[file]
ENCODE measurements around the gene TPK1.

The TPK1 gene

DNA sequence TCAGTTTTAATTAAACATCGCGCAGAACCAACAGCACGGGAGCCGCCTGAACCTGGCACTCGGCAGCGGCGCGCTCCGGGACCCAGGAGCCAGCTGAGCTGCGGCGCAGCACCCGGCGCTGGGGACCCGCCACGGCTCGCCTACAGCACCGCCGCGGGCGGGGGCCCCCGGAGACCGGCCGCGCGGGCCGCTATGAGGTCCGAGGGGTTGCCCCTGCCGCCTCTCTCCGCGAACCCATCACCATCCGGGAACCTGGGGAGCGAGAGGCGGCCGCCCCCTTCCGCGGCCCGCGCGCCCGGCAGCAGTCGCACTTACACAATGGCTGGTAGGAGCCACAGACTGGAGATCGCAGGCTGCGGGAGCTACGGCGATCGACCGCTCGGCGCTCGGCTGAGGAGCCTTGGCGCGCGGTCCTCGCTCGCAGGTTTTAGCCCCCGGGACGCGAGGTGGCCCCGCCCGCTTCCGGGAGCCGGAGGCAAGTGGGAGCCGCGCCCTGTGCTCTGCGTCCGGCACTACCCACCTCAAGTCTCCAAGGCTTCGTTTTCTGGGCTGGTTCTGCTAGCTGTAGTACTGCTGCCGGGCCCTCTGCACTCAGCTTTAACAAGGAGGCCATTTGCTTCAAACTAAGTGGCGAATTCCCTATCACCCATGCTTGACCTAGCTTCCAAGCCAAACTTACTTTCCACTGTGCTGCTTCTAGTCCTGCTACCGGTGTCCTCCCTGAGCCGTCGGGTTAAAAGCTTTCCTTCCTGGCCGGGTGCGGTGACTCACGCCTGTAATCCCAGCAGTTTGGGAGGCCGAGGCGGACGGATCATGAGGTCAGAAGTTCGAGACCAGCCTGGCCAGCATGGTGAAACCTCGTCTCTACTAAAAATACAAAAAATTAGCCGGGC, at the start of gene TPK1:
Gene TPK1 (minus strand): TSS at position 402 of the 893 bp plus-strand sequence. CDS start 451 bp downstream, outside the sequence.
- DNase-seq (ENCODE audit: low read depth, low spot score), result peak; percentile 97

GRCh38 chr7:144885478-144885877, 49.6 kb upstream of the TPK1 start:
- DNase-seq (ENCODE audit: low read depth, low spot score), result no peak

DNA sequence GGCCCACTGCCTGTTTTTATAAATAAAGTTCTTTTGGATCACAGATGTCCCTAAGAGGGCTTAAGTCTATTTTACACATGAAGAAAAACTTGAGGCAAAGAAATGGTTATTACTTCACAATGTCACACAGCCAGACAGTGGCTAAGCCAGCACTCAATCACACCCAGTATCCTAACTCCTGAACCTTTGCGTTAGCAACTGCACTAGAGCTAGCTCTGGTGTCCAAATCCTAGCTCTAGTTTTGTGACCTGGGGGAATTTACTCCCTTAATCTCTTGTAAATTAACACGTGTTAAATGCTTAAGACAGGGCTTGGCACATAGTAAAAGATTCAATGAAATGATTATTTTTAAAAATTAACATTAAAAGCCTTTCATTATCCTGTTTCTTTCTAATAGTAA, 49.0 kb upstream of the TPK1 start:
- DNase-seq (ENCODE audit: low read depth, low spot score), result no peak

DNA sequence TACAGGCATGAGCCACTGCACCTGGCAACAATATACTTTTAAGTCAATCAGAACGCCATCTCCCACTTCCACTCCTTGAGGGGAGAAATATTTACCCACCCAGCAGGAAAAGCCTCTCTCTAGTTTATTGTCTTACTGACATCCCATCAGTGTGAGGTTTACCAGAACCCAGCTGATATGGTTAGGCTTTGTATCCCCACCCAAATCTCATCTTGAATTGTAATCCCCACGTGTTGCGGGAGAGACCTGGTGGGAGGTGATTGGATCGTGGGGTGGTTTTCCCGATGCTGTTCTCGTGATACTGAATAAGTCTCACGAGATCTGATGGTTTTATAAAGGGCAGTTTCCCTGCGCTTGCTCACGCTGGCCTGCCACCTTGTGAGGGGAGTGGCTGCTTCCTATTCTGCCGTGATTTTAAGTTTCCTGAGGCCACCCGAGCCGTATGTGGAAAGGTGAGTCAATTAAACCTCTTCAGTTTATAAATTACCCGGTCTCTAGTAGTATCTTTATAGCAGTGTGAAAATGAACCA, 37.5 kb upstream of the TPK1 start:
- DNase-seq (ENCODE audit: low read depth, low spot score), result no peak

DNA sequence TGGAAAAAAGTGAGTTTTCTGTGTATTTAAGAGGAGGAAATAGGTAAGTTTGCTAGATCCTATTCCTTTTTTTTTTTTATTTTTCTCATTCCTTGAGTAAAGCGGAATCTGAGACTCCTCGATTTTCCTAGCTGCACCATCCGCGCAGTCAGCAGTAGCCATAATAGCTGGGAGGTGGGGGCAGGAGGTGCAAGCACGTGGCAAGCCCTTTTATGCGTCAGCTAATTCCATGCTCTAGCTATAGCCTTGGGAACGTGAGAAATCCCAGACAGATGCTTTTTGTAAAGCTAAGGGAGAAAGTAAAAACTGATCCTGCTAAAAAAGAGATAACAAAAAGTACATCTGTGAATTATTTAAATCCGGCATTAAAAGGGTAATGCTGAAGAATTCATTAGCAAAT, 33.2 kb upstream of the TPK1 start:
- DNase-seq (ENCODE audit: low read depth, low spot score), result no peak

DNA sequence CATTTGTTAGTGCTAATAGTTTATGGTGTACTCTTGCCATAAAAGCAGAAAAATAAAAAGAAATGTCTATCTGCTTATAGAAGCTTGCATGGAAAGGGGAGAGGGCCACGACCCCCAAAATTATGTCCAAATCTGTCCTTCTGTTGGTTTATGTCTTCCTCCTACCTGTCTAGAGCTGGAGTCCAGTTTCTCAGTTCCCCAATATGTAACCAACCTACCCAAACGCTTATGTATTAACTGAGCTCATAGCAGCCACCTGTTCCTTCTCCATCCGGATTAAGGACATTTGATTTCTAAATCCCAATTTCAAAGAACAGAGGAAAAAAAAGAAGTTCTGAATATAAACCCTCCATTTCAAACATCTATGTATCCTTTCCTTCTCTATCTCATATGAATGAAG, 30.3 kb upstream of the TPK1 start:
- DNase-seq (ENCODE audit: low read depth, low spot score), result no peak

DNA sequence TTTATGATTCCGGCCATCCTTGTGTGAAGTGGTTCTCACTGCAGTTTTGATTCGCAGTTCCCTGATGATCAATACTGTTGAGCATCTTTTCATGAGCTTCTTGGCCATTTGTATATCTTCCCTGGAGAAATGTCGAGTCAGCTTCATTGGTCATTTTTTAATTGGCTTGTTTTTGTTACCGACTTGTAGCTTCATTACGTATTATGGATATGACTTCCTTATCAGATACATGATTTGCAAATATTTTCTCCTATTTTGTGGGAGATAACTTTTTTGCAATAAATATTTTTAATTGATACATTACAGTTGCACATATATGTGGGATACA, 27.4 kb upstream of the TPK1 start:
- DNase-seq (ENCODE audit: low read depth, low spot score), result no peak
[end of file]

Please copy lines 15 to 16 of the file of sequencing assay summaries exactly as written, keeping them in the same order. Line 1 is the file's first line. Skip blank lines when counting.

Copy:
- DNase-seq (ENCODE audit: low read depth, low spot score), result no peak

DNA sequence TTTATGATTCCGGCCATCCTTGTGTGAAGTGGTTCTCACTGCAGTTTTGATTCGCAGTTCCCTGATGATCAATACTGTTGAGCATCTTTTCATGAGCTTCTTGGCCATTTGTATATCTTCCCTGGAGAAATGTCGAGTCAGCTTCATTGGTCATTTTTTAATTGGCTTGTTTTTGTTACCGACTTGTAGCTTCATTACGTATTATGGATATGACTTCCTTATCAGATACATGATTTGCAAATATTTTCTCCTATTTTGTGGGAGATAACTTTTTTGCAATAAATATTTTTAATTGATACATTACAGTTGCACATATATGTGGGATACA, 27.4 kb upstream of the TPK1 start: